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Genesis Swaps Allergies for Cancer in Light of Disappointing Preclinical Studies

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New Zealand-based Genesis Research and Development reported last week that it has shifted the focus of its RNAi-based drug-development efforts from allergic diseases to oncology after encountering some difficulties in preclinical testing and after it evaluated the market potential for the different indications.
 
During early-stage experiments in its allergic disease programs, Genesis said it found “a number of cases [in which] promising results published by overseas groups did not correlate with our testing,” Genesis CEO Stephen Hall said in the firm’s annual report. “Progress in the biotechnology industry is never straightforward.”
 
In 2005, Genesis’ Hall told RNAi News that the company’s RNAi efforts were primarily centered on treating asthma and atopic dermatitis by targeting immunoglobulin E and IgE receptor pathways. Genesis CSO Greg Murison noted at that time that an siRNA was already being tested in mice for both indications (see RNAi News, 8/5/2005).
 
About six months later, Hall said that the company was on track to begin clinical trials of an siRNA drug by early 2007 (see RNAi News, 2/23/2006).
 
However, the company pushed back that timeline until at least 2008 — and only then if “the expected progress is achieved,” Hall said in Genesis’ latest annual report.
 
Despite having “developed significant expertise in the design and testing of siRNA molecules in assays,” the company’s preclinical data in allergic disease did not match the positive findings published by other researchers. Looking for other opportunities in the RNAi field, Genesis last year turned its attention to cancer, according to Hall.
 
“During 2006, we completed a strategic review of the market for development of oncology therapeutics in conjunction with an assessment of how we could best apply our developing experience with RNAi technology,” he said in the annual report.
 
“After completing this external review, management and the board approved the commencement of an oncology program targeting cancer cell nutrient uptake and cell metabolism,” he added. “The clinical objective is to develop therapeutics that kill cancer cells in solid tumors and/or improve the effect of existing cytotoxic chemotherapeutic drugs.”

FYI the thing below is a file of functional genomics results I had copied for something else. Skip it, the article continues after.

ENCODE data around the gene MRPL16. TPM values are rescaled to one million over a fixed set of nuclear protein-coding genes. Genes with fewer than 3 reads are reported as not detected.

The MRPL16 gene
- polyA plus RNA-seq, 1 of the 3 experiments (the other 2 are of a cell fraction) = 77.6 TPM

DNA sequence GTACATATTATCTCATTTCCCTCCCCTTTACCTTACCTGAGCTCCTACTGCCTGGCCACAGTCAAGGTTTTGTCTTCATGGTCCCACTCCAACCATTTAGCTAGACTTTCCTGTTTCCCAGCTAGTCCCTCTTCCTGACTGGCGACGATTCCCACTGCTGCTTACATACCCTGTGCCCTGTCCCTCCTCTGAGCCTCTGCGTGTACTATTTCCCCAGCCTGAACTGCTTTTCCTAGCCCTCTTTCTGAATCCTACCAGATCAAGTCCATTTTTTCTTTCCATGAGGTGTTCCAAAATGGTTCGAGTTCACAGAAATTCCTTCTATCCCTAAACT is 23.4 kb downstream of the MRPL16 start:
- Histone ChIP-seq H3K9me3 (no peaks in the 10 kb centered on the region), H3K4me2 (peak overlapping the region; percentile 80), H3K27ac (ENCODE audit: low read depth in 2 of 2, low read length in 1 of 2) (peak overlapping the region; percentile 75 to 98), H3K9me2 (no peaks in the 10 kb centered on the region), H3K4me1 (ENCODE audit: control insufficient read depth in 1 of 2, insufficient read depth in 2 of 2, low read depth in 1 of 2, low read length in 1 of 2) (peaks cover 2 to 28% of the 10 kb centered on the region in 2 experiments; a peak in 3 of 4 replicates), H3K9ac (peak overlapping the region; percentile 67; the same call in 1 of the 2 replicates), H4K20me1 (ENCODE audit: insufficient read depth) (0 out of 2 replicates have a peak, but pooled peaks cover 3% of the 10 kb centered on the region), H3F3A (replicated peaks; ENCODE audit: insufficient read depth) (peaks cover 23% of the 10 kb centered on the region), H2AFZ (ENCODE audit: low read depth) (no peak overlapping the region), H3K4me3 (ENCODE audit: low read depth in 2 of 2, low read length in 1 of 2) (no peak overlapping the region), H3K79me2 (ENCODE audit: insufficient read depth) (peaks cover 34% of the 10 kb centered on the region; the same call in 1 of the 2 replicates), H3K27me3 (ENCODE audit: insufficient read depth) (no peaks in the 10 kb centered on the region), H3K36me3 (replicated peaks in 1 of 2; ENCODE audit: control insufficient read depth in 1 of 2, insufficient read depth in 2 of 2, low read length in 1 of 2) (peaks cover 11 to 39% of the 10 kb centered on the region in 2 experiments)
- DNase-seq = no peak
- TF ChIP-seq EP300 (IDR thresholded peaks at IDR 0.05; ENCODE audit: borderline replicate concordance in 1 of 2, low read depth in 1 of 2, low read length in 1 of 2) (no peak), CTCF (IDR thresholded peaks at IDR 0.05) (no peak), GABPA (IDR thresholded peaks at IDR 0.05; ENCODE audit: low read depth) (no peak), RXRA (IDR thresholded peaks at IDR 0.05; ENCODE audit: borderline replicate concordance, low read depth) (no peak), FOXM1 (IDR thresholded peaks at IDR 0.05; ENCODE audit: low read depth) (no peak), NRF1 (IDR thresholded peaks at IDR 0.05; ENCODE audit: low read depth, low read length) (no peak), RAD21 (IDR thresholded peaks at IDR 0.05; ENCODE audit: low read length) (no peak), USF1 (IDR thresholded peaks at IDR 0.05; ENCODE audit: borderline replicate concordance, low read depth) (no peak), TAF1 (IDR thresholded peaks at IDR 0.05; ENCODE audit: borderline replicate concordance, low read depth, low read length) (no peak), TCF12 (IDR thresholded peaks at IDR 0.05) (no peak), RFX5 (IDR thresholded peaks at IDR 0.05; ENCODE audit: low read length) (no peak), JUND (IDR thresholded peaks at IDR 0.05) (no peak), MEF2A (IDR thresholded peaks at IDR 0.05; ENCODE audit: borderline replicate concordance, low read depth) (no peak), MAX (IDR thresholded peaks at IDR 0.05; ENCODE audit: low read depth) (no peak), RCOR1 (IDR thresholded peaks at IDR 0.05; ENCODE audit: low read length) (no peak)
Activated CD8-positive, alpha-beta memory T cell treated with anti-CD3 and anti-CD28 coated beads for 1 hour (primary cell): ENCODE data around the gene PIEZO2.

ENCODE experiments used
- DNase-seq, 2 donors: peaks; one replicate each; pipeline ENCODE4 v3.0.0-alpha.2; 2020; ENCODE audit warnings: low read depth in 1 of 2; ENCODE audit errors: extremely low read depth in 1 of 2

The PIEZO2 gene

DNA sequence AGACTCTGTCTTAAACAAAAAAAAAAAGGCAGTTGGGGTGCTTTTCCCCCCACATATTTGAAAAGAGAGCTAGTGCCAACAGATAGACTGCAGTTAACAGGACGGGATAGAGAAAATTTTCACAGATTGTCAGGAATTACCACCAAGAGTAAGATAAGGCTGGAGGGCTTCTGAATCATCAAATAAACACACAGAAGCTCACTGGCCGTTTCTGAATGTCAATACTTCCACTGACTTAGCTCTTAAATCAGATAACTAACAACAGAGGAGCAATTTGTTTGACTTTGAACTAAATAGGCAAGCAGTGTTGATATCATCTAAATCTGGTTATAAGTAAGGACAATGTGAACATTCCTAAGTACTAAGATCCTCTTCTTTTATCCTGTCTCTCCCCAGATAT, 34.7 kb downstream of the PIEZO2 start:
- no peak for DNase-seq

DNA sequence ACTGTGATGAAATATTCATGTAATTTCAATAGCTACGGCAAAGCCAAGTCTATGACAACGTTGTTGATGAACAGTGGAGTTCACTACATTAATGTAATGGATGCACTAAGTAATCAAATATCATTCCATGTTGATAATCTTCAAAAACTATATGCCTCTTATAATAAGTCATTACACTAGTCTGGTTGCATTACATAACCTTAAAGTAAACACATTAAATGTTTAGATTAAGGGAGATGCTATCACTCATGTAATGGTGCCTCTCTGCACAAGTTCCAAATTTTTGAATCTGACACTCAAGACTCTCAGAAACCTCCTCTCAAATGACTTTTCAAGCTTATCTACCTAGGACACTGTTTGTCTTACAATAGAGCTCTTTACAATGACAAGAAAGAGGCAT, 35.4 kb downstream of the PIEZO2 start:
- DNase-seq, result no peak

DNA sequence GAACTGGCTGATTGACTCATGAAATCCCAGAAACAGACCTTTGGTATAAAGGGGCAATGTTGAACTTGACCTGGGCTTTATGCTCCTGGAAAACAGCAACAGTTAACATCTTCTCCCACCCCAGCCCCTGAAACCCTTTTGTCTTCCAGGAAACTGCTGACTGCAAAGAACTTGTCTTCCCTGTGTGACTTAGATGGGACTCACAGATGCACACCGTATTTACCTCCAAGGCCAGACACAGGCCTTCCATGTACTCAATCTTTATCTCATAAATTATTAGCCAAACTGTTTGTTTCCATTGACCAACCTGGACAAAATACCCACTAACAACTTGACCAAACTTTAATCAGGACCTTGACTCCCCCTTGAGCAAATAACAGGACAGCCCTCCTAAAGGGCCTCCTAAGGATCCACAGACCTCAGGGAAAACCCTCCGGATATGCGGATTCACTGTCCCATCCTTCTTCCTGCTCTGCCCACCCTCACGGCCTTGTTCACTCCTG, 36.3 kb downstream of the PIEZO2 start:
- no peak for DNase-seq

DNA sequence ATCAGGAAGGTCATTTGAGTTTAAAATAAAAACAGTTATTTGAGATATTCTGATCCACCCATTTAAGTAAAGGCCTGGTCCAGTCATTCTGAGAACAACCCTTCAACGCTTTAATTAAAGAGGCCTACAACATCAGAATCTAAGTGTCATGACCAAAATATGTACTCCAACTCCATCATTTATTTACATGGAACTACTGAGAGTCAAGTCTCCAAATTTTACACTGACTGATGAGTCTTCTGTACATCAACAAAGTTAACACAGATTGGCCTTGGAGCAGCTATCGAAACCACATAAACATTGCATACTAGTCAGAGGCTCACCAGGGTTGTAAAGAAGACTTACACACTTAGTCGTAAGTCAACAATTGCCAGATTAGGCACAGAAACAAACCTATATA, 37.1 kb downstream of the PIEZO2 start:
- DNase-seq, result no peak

In vitro screening experiments led to the identification of a number of cancer targets “that seem to have strong potential for development of cancer therapeutics,” Hall added. “The screening program is continuing with some additional objections in order to provide a wider platform of potential targets.”
 
At the same time, Genesis continues to work with a number of undisclosed collaborators to develop and test siRNA delivery approaches including lipid- and nanoparticle-based vehicles.
 
Based on the positive results of the company’s oncology project, Genesis has shelved its allergic disease programs indefinitely, Hall noted. “Although this might result in later entry into clinical development than previously expected, we believe it is a wise commercial decision.”
 

“In a number of cases, we found that promising results published by overseas groups did not correlate with our testing. Progress in the biotechnology industry is never straightforward.”

In preparation for a 2008 clinical study with an RNAi drug, this year Genesis is planning to select a drug candidate, complete toxicology studies, and submit trial protocols to regulators. Although Hall did not specify where the company expected to run its first human study, last year he noted that any phase I trial the company launched would "most likely" be conducted in Australia or New Zealand.
 
Additionally, during 2007 Genesis expects to secure funding for its RNAi program through collaborations or licensing deals for part of the drug candidate’s rights.
 
Despite Genesis’ confidence in RNAi as a therapeutic modality, Hall noted in the annual report that the field’s intellectual property landscape remains uncertain, suggesting that the company won’t rush to license third-party patents and patent applications.
 
“Genesis acknowledges that it might need to license certain patents in order to obtain freedom to operate, and [it] has undertaken discussions with various groups regarding licensing such patents,” he said. “We believe that the patent status will settle in the next few years in the same manner as antibody technology, which is freely available through licensing … now that the patent situation has settled.
 
“As well as pursuing our own patents, we maintain a close watch on competitive patents to assess the potential need to obtain a license from other parties,” he added.
 
Hall was not available for additional comment by press time.

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